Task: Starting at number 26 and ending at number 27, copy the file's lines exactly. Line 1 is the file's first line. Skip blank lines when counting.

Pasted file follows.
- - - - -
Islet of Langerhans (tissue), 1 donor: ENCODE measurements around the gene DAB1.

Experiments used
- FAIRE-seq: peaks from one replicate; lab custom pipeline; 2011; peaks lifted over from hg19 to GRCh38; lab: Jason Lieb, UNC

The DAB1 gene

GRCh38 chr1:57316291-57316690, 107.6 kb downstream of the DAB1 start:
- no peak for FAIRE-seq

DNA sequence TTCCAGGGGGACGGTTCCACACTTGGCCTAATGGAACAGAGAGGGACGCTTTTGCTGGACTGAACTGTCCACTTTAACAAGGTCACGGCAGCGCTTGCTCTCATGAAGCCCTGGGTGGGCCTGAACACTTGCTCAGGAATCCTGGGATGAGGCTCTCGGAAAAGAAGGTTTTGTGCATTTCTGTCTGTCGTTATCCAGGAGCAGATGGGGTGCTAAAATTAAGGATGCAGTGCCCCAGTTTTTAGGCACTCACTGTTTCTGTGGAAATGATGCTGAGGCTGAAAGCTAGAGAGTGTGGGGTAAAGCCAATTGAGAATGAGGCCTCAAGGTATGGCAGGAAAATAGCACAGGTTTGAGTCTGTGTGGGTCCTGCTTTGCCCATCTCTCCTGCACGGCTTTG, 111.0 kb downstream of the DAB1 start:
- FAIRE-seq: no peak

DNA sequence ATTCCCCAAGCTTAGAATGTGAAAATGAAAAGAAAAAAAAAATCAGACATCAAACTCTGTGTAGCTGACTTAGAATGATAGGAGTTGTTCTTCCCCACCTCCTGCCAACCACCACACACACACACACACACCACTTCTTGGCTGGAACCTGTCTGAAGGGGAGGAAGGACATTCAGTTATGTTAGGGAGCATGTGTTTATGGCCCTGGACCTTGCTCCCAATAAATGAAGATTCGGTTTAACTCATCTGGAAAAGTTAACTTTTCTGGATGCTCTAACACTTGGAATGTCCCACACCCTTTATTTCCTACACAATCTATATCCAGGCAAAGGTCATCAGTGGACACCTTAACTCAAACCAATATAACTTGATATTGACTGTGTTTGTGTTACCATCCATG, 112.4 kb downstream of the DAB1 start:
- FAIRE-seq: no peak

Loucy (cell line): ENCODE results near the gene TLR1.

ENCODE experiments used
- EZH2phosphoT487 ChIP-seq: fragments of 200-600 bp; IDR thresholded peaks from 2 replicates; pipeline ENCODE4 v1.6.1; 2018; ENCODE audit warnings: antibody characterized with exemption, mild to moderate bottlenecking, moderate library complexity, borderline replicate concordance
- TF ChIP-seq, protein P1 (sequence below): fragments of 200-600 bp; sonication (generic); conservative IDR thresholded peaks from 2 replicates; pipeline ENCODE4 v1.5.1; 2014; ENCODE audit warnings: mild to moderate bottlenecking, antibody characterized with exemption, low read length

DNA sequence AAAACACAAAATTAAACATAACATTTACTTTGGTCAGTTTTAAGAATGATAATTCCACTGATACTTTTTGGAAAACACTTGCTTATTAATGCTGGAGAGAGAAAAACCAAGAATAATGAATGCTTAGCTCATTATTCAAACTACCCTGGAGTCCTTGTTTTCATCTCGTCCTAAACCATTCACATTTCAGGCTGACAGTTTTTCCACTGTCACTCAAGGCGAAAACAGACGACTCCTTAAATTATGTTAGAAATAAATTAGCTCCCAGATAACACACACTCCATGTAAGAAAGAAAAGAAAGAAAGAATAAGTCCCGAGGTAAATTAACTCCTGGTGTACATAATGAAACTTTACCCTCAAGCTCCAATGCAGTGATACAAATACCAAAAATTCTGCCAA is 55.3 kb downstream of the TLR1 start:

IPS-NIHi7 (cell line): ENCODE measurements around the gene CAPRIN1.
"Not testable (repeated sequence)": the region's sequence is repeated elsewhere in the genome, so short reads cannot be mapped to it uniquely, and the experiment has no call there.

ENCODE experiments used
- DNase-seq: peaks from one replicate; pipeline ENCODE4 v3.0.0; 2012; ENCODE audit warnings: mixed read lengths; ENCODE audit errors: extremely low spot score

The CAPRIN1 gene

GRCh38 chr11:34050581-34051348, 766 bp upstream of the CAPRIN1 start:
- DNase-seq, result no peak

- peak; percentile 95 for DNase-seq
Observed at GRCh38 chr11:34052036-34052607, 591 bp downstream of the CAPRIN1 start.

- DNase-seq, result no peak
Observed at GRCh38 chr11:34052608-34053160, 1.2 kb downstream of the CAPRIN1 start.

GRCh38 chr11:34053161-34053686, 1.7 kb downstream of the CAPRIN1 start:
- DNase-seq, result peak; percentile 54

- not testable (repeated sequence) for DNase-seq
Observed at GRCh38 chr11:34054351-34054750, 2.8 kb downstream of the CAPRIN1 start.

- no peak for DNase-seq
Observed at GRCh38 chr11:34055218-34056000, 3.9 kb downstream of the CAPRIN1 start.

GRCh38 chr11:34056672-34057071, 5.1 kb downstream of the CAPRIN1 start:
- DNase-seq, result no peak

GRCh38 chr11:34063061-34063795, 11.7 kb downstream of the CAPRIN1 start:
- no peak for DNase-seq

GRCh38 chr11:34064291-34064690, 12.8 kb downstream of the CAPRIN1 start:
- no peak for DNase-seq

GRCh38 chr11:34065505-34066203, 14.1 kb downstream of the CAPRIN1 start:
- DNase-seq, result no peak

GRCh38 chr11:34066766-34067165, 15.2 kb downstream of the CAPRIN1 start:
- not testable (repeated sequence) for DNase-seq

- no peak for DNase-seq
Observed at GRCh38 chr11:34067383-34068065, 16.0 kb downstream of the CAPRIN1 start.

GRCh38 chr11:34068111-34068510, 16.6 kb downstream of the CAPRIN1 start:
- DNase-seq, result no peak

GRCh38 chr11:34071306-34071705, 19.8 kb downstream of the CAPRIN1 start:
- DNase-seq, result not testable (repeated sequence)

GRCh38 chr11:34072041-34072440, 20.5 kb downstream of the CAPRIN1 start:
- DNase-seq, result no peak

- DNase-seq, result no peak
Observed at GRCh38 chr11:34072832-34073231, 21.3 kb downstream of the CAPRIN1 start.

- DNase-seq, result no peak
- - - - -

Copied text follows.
Observed at GRCh38 chr11:34052608-34053160, 1.2 kb downstream of the CAPRIN1 start.

GRCh38 chr11:34053161-34053686, 1.7 kb downstream of the CAPRIN1 start: